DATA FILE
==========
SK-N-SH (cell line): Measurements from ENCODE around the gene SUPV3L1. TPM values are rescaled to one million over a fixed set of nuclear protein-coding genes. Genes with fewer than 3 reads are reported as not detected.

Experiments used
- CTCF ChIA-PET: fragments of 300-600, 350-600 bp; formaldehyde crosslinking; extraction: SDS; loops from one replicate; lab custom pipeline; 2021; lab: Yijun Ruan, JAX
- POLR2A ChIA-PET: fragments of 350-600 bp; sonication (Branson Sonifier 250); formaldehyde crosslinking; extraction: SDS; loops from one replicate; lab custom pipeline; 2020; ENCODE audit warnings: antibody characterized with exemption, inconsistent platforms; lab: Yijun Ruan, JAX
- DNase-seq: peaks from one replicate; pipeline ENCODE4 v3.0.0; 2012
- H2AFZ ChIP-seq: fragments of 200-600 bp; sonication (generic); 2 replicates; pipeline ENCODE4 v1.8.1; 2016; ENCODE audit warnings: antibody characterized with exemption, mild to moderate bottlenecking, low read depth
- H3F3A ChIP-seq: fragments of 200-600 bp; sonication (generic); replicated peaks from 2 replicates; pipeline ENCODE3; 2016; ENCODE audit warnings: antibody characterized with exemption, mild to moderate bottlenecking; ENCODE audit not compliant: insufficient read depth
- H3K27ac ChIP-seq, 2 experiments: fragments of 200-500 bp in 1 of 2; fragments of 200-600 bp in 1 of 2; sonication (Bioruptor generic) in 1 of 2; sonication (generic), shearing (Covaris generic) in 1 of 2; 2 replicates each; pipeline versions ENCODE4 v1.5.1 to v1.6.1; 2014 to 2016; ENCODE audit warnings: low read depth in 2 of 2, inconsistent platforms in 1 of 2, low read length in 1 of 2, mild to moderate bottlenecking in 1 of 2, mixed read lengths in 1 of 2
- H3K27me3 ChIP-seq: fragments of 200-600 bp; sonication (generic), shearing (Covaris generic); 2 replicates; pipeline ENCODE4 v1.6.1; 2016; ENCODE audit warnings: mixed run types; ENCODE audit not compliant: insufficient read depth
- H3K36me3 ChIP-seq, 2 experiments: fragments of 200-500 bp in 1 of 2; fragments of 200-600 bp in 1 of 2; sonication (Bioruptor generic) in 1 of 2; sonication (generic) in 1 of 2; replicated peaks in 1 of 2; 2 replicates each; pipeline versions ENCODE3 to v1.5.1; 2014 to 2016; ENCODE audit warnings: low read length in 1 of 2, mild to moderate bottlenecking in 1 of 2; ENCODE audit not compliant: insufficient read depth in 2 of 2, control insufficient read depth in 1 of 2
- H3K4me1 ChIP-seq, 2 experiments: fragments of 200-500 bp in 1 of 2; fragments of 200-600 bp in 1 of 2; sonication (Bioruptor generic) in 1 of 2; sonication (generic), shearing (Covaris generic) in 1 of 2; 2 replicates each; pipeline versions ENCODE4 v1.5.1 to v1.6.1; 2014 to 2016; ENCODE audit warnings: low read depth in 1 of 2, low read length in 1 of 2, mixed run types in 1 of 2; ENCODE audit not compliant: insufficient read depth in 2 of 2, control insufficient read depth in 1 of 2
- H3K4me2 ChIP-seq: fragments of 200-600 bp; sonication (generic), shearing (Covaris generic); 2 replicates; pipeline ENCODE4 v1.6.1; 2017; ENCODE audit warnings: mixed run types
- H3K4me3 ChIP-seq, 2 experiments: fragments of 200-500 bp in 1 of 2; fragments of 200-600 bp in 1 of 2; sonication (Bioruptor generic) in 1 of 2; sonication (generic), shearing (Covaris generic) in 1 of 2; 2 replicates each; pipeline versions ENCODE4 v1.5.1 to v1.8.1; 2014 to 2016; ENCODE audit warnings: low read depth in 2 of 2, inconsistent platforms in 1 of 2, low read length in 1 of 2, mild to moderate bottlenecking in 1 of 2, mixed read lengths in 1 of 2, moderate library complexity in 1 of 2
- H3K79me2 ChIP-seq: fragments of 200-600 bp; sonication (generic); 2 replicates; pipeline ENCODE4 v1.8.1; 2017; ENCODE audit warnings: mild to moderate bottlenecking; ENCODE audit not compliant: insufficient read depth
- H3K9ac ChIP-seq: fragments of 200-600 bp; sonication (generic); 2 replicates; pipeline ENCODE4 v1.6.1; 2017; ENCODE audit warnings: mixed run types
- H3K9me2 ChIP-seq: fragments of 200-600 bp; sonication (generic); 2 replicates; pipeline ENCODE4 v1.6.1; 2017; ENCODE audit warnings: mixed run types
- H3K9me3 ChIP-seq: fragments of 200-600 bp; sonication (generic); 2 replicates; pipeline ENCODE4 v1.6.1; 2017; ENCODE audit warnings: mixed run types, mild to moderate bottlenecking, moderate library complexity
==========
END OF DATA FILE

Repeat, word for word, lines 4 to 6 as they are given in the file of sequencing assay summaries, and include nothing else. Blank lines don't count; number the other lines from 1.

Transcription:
- POLR2A ChIA-PET: fragments of 350-600 bp; sonication (Branson Sonifier 250); formaldehyde crosslinking; extraction: SDS; loops from one replicate; lab custom pipeline; 2020; ENCODE audit warnings: antibody characterized with exemption, inconsistent platforms; lab: Yijun Ruan, JAX
- DNase-seq: peaks from one replicate; pipeline ENCODE4 v3.0.0; 2012
- H2AFZ ChIP-seq: fragments of 200-600 bp; sonication (generic); 2 replicates; pipeline ENCODE4 v1.8.1; 2016; ENCODE audit warnings: antibody characterized with exemption, mild to moderate bottlenecking, low read depth